Since I wrote my first post on my MSc studies some months ago I received a few emails from prospective students applying to universities. After all, it's that time of the year again. Two questions that came up most often are:
1) What GMAT score should I get in order to be accepted into the MBA/MSc program of my choice?
2) How to prepare for the GMAT?
As you will probably be aware of, most universities require you to take the GMAT (General Management Admissions Test) and it is an important part of applications at business schools around the world. Of course, no student clearly knows how much weight is allocated to GMAT scores relative to other parts of the application. My guess is that most universities have a "soft" rule in place: A good GMAT score will only look good if the rest of the application is up to par, too. If the overall application is bad, the GMAT won't rescue you. Similarly, if your GMAT score is not in a top quantile, that does not automatically debase your entire application.
This brings us to the first question: The GMAT score required to get into the leading business schools varies. Universities don't officially state the scores they'd like to see, but some of them post stats of the current class on their websites. These stats will often give the minimum and/or the average GMAT score of that particular class of students. This will give you a good idea of the competition you're up against. At top schools, you can expect to find average GMAT scores just above 700 for MBA programs and average scores above 750 for PhD programs. Therefore, my advice is: Shoot for that perfect score of 800 (which you won't get) and make sure that the minimum you will get on a bad day is 700. In fact, you don't have to be ultra-clever to get 700+. Just spend a lot of time on practicing the different problem types. There is a positive correlation between the time you invest and the GMAT score you end up with. Also keep in mind that the average GMAT scores quoted on universities' websites are just that. They're averages and hence there are many students in those programs with scores below that average. Keep calm and stay focused on your goal: A score above 700. But how do you actually get there? On to question two!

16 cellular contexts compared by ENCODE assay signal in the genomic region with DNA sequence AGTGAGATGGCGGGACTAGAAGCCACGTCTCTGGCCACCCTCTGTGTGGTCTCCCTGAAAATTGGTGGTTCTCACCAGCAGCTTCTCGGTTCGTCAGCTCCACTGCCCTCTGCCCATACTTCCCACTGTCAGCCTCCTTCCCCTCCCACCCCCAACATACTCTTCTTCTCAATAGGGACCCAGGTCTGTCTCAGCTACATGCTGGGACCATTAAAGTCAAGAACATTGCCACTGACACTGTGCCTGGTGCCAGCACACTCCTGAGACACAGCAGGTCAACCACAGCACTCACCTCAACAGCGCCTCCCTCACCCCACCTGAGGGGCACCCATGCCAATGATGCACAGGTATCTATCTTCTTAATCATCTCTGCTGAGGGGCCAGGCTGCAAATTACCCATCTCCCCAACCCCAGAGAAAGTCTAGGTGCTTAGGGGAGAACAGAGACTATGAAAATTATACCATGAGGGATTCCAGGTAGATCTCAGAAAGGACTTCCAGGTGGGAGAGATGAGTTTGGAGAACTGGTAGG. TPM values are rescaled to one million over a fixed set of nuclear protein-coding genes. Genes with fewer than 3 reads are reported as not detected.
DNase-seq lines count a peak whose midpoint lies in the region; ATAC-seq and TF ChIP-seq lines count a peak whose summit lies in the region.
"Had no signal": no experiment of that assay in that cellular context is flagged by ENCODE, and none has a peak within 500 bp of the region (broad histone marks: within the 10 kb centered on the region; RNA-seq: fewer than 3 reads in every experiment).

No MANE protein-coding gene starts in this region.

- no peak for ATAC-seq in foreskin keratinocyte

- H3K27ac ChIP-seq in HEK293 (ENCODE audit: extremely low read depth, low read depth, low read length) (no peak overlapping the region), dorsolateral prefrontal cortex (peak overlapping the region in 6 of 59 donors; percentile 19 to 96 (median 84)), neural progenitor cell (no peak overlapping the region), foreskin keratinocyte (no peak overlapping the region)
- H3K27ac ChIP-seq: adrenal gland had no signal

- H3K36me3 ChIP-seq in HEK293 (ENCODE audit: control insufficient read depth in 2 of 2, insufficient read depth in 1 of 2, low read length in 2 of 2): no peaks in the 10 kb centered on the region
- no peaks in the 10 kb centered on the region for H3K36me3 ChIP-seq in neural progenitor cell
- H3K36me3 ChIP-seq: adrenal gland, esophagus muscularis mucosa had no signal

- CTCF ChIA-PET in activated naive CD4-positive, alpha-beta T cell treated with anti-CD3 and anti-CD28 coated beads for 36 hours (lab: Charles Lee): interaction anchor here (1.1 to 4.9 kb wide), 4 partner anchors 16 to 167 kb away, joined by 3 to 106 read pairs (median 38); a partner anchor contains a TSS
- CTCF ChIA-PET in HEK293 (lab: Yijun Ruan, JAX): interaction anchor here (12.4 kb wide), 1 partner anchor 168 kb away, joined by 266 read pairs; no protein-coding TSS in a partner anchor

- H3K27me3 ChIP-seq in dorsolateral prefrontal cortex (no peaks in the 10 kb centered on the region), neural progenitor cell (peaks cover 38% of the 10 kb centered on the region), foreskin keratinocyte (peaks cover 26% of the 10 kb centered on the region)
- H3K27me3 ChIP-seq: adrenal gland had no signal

Personally, I did the GMAT twice and in the process found out what worked for me and what didn't. The GMAT is not complicated. Once you understand how it works, it becomes easy to score at least 650 even if you think your math is terrible. Most students perform well in the quantitative part and not quite as good in the verbal section. This may be due to the verbal questions being in English, which is not the first language of many GMAT test takers, but it also shows that a solid preparation will get you many points in the quant section of the GMAT.
When you first start learning for the GMAT, I can recommend The Official Guide for GMAT Review published by the test organizer, GMAC. While the book is not perfect, it is still the best GMAT preparation book I have found. It contains lots of official retired GMAT questions, so the practice questions you will find in the book will resemble those you're likely to encounter on the actual test. The book is organized in such a way that you first get some tips on how to solve certain question types, followed by practice questions in order of difficulty. Try to work through these parts of the book as quickly as possible, because they should only be the first step on your journey to your GMAT target score. The book provides some sound advice, but its true value lies in the practice questions at the end of each chapter. Make sure to answer all of them and to practice on a daily basis. When you get a question wrong, it is very important to understand what it is you did wrong. Just looking at the correct answer and then quickly moving on won't cut it if you're shooting for scores above 700. Personally, I got a great benefit out of writing difficult questions down on individual index cards, with a detailed, self-formulated answer on the back of the card. I ended up with a stack of maybe twenty hard questions that I had either gotten wrong more than once or which had taken me too long to solve. I went through those questions maybe twice a week until I was absolutely certain that I would get similar questions right in the future.